The American Sound of Summer – Ice Cream Truck Music
Officially, in North America, the summer season does not begin until June 20th or 21st, which is the date of the summer solstice and the longest day of the year. However, if you are a resident of the United States, then we all know by popular vote the “unofficial” start of summer actually begins at the end of the working day on the last Friday in the month of May, known as Memorial Day and is celebrated for the whole weekend.
The Memorial Day holiday is dedicated to honoring and remembering the men and women who died while serving in the United States Armed Forces.
The Memorial Day holiday weekend is celebrated publicly in many ways including parades, trips to the beaches, sweating it out with a trip to the hot inner city or visiting a local farm or rural area most likely with a lake or pond. People use this time to bbq with family and friends, sun bathe, swim/float around swimming pools, the ocean or the lake/pond. While we always seem to recall the sights and smells of the season, you certainly can not forget the sounds as well!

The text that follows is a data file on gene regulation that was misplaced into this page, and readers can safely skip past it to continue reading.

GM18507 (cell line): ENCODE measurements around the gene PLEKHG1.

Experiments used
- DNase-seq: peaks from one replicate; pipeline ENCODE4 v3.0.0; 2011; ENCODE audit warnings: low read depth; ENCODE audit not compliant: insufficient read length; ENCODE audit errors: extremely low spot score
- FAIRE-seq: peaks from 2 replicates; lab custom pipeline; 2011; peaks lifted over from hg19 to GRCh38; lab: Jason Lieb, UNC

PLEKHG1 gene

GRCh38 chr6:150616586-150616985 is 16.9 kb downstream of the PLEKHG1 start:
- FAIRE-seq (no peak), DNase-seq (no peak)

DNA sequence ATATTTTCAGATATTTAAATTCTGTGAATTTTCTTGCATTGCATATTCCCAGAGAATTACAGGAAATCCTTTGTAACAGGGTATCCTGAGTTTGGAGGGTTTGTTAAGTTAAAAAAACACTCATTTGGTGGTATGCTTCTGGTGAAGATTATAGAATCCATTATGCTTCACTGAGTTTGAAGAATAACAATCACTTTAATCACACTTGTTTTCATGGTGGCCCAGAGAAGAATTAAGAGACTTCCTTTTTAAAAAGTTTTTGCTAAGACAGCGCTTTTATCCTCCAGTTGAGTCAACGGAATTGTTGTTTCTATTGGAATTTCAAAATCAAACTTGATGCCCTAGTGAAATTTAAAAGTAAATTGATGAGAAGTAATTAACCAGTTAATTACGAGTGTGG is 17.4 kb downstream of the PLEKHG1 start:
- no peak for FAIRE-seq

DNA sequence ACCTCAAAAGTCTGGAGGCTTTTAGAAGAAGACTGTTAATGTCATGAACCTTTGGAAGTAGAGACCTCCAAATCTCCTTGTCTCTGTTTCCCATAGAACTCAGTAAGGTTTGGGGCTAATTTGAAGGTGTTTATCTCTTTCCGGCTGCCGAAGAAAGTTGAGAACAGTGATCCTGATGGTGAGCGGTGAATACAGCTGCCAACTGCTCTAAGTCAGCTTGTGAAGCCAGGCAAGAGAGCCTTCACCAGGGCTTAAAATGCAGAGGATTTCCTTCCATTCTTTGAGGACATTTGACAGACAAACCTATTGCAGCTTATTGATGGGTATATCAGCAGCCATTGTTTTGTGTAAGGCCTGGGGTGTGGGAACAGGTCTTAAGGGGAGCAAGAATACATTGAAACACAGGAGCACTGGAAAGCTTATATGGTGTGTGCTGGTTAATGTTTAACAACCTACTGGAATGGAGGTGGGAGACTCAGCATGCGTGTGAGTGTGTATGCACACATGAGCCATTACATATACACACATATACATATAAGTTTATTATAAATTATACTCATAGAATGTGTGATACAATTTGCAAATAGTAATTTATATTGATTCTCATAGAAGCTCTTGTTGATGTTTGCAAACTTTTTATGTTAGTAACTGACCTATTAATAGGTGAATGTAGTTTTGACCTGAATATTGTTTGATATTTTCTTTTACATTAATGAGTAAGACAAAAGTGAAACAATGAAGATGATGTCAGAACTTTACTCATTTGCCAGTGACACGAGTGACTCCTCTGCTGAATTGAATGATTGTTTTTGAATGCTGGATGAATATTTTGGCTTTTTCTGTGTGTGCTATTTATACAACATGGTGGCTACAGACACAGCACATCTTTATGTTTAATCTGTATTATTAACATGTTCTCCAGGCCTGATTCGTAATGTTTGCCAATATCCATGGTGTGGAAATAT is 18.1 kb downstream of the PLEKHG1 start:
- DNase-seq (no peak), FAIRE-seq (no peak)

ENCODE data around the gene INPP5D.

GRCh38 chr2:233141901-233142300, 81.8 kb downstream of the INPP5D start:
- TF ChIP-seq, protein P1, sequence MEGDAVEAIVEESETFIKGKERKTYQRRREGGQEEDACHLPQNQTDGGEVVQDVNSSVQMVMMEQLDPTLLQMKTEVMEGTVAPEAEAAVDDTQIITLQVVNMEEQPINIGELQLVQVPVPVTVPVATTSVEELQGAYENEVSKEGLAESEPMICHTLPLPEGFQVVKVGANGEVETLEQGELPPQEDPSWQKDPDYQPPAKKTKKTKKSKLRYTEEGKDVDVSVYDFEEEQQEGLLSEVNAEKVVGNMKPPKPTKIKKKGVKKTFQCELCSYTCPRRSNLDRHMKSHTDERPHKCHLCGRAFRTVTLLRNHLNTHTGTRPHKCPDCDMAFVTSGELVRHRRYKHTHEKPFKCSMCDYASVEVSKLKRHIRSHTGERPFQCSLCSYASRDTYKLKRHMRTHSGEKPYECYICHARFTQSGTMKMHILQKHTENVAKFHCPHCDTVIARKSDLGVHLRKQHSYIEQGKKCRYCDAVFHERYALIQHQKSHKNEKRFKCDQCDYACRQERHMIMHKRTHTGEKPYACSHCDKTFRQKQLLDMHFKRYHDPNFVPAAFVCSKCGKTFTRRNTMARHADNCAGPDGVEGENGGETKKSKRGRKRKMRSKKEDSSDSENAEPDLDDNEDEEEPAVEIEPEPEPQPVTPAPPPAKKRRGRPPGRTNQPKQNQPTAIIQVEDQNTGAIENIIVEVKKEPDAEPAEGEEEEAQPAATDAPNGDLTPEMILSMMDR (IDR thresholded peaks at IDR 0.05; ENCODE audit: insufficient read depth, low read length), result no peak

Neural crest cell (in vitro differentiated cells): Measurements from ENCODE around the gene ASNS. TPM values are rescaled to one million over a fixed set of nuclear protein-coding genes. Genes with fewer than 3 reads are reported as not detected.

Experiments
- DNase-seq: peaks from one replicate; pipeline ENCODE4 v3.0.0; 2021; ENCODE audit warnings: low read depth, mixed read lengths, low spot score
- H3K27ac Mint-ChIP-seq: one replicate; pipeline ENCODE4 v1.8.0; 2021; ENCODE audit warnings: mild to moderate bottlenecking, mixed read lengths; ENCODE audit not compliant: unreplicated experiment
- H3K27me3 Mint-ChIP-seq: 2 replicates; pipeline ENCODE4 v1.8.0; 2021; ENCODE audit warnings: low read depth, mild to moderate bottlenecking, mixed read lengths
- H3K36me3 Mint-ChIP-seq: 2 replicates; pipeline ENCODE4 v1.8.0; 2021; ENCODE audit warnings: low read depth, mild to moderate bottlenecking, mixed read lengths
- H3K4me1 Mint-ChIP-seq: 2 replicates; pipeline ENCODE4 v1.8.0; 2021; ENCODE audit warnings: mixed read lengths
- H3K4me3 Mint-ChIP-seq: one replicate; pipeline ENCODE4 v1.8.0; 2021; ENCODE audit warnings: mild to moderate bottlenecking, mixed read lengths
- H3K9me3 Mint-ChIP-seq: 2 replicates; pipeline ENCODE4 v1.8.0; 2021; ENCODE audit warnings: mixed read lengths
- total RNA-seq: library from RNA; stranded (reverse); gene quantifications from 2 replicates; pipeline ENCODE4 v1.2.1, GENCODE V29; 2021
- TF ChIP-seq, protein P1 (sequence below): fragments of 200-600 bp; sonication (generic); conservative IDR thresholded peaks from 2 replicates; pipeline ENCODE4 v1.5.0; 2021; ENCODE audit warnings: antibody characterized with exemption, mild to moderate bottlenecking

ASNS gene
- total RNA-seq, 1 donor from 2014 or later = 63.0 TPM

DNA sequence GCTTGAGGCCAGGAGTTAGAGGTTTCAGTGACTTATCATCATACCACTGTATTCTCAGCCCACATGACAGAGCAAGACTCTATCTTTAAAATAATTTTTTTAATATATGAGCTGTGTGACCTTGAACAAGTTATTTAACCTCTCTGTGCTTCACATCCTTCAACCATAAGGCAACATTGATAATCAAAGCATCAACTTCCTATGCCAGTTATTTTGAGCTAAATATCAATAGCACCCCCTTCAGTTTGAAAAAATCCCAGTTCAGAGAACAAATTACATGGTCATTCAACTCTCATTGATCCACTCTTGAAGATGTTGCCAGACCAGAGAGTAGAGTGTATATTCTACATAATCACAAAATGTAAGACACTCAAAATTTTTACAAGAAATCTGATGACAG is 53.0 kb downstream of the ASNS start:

Music and popular songs come and go, but one sound has been consistent since 1929 – the music and sound of the ice cream truck. The first was a local ice cream vendor who put a speaker on top of his truck and played a Polish folk song called The Farm Pump. Today, we have music boxes designed for the trucks that can play a selection of songs, mostly in the public domain, or even original music.
They are usually set to loop at around 40 seconds – designed to be recognizable (ear worm), loud (getting attention) and exciting (it’s ice cream!) all at once. The music may drive you crazy, but think of the poor driver/ ice cream salesman hearing that annoying 40 second loop for 12 hours a day.
In 1960, Mister Softee, the largest mobile cream franchisor with over 600 trucks, introduced the Mister Softee Theme (Jingle and Chimes), based on The Whistler and His Dog by Lester Morton “Les” Waas. Most other trucks use ‘public domain’ music, which has the advantage of not having to pay a royalty fee. The downside is, some of that music has, for lack of a better description, a racist past.